These covers imply that Eddie is a much younger boy than the 20-year old man who becomes Eddie Signwriter. Nothing in the book describes a childhood learning art so I don’t like either cover for this book–one was on the library’s audiobook, the other on the print version, both of which I enjoyed. Eddie finds that he’s a skilled artist, enabling him to work anywhere he goes. The story takes him from Botswana to Ghana, Senegal, and to Paris. What is he escaping? Who really loves him and on whom can he depend? Can he ever face his family again? Where is home?
Opening like a murder mystery, we are slowly told Eddie’s story from different angles, his father’s presence and mostly absence in his life, his place in the family dynamic. There’s a love story here as well as a sense that Eddie is overcoming being labeled “naughty” since birth. Could he just be a normal boy trying to grow up, a victim of circumstances and the manipulation of others? Any shame brought upon him seems to stem from older adults’ perceptions and flaws, of events he becomes engulfed in from which he becomes exiled. Perhaps it is this childhood-inflicted shame that explains the cover illustration.
Eddie’s real name is Kwasi Edward Michael Dankwa. His parents are from Ghana but he lived apart from his mother for many years in Botswana where his father is a professor. As he is coming of age, his parents decide that he must live in Ghana in order to learn what it means to be Ghanaian, making him a foreigner in both countries. His father’s former classmate is a teacher and administrator at a private school and admits Eddie who soon hooks up with the beautiful niece of the teacher’s friend, a prominent local businesswoman, Nana Oforiwaa. Following an unfortunate incident that takes Nana Oforiwaa’s life, even though Eddie is not directly responsible he is blamed because it is believed that Nana Oforiwaa would not have died if she hadn’t been looking for the young romantic couple who had stolen off together as they often did.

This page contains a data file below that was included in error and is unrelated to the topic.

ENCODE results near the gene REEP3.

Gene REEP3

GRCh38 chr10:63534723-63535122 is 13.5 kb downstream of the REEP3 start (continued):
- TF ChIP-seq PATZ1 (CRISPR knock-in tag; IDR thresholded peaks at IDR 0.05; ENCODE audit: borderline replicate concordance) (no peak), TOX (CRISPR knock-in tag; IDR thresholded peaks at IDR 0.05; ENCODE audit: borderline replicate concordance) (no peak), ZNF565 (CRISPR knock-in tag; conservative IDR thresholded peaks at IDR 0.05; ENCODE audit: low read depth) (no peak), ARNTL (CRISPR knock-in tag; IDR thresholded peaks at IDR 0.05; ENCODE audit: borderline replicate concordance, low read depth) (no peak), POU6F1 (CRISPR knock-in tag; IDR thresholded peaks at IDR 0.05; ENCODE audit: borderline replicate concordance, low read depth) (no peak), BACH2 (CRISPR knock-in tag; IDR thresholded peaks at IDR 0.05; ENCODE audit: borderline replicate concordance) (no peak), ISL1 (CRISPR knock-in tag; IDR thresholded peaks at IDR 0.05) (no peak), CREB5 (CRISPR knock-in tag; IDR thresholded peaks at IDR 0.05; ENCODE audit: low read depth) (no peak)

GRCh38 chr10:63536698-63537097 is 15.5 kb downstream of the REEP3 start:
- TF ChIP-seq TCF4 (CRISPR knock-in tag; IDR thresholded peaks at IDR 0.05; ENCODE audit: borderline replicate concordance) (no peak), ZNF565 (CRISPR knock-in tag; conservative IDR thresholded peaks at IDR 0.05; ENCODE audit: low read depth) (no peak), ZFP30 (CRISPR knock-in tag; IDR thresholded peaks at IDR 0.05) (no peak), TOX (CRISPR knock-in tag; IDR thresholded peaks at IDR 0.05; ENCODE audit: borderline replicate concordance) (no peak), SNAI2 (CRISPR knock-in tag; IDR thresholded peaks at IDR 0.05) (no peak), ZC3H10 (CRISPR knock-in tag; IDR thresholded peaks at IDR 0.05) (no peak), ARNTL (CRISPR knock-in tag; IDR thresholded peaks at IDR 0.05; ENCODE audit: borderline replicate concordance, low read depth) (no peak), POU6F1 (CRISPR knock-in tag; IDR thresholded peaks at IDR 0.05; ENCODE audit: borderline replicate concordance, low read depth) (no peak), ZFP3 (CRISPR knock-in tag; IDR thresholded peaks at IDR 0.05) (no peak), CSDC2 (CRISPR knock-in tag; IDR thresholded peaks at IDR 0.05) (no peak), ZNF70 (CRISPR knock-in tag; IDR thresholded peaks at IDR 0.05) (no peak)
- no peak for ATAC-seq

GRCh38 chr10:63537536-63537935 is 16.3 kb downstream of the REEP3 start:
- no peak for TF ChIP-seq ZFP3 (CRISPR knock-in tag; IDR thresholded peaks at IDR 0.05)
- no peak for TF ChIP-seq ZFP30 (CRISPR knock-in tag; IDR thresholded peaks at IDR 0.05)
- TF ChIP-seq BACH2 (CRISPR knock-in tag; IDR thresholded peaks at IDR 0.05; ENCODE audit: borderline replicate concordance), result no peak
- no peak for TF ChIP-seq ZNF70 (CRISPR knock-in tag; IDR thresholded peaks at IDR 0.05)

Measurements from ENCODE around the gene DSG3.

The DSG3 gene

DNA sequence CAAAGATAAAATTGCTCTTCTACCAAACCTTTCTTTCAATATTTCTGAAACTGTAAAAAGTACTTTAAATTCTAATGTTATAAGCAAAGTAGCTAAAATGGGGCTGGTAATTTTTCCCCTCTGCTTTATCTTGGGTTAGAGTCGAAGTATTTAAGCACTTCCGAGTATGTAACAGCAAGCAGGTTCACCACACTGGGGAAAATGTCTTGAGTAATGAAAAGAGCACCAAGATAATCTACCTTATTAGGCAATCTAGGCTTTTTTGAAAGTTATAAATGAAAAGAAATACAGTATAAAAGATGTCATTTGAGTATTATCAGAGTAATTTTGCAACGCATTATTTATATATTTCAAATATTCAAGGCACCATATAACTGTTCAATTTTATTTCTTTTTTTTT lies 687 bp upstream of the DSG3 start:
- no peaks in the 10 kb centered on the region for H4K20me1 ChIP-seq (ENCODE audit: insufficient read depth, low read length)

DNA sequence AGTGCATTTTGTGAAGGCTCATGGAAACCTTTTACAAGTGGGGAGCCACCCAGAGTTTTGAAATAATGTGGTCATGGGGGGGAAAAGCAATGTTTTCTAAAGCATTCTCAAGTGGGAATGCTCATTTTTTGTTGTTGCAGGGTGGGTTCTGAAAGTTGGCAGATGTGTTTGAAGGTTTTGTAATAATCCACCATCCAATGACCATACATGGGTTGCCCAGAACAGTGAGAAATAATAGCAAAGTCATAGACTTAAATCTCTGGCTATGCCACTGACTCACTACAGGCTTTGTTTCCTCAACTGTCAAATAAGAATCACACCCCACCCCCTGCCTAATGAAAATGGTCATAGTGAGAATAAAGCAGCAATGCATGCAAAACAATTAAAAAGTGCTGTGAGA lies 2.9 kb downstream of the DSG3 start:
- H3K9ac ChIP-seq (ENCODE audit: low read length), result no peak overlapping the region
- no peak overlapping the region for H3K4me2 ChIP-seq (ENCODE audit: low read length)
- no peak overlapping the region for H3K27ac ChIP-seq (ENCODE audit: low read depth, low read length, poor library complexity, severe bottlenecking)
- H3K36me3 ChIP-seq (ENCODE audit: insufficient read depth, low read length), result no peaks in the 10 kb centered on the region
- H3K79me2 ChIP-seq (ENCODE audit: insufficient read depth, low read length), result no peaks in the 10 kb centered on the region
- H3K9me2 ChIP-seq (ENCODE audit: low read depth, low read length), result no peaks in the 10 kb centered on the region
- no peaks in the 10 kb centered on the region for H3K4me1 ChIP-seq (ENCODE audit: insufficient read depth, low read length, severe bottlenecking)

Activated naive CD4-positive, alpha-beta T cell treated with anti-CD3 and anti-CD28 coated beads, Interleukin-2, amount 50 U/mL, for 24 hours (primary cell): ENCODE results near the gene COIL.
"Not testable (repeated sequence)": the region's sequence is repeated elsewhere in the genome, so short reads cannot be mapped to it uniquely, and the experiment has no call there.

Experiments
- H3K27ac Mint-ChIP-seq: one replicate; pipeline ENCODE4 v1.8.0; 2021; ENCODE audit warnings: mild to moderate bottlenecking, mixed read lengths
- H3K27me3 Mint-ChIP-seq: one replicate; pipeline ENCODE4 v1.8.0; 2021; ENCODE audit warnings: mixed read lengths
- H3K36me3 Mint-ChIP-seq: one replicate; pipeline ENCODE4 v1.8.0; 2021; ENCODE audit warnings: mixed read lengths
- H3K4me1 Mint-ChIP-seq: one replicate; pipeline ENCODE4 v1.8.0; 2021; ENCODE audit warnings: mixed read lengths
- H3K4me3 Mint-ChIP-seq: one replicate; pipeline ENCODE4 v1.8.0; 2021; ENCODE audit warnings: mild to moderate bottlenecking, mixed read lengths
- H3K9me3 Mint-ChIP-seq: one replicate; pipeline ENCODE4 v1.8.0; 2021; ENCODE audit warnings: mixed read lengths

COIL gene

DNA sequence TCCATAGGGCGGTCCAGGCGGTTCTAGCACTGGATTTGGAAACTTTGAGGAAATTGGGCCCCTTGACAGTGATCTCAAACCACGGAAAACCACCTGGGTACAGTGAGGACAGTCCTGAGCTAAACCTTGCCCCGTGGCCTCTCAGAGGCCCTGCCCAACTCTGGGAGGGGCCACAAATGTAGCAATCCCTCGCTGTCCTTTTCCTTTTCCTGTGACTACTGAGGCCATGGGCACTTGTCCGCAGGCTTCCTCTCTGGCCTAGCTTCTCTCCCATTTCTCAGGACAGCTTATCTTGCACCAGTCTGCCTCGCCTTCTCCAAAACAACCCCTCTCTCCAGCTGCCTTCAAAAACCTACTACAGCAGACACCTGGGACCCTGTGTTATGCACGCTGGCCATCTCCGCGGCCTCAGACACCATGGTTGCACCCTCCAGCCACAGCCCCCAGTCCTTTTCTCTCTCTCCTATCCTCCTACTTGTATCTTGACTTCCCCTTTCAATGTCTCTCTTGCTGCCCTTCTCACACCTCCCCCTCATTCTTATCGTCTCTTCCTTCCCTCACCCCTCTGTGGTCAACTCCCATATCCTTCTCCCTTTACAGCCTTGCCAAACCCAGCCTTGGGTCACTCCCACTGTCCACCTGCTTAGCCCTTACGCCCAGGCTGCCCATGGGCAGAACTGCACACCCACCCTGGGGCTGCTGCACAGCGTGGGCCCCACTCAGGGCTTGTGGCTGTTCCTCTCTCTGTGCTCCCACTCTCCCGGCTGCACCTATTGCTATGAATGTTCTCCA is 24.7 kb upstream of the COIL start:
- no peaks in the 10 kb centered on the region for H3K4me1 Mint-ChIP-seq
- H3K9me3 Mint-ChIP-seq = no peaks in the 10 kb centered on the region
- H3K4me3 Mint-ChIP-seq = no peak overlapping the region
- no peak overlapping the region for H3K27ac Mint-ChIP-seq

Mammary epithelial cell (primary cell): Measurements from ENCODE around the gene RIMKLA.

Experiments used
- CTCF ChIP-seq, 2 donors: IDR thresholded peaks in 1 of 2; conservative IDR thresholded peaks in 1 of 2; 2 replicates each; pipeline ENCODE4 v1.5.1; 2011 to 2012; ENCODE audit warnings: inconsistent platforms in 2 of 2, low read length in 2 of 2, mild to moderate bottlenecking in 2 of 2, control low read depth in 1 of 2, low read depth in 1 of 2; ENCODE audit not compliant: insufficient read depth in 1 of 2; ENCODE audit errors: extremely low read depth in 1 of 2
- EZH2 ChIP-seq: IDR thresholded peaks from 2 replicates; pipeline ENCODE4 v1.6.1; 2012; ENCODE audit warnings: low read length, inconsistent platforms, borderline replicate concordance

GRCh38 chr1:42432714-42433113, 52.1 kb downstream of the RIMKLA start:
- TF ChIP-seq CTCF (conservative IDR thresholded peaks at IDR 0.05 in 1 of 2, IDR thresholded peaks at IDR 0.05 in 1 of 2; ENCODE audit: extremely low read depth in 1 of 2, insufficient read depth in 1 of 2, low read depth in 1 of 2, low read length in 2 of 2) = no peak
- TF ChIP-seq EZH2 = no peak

Schwartzman introduces a procession of remarkable characters over the course of the story. I love the character of Festus Ankrah, Eddie’s uncle who becomes Eddie’s savior by empathizing with him and championing his redemption. Eddie Signwriter is a very intriguing novel. I did not want to put it down or stop listening to the audiobook in which actor Kevin Kenerly artfully and articulately brings the characters and plot to life with a marvelous accent. Lyrical depictions of characters, scenery, and the environment of the African landscape as well as the immigrant existence in the Paris underground are remarkably written in a poetic yet uncomplicated style. This is a first novel for Schwartzman who previously published works of poetry.
Check the WRL catalog for Eddie Signwriter.